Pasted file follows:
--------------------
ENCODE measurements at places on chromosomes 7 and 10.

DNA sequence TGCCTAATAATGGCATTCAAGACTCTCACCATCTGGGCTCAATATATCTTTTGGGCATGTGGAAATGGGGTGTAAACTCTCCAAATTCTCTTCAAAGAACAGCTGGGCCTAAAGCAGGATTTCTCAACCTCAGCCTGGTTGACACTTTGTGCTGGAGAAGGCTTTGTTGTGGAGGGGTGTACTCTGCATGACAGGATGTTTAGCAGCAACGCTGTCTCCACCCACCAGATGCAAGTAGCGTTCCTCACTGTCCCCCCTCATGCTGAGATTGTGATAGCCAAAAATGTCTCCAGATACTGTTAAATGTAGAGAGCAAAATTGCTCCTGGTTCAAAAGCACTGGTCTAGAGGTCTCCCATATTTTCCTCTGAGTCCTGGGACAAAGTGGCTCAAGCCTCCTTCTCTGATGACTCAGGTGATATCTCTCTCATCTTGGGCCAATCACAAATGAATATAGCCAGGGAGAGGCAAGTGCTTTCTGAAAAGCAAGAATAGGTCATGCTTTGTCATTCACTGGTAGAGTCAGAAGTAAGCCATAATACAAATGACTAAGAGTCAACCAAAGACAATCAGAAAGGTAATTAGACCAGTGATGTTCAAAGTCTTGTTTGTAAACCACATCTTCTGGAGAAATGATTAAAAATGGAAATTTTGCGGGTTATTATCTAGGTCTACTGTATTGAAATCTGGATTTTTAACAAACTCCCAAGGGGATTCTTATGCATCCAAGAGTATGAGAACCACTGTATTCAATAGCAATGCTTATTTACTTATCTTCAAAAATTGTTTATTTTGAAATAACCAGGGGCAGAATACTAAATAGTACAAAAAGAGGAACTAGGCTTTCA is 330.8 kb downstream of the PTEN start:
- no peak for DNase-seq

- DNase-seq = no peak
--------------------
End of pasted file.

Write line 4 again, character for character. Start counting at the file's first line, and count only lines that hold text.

- DNase-seq = no peak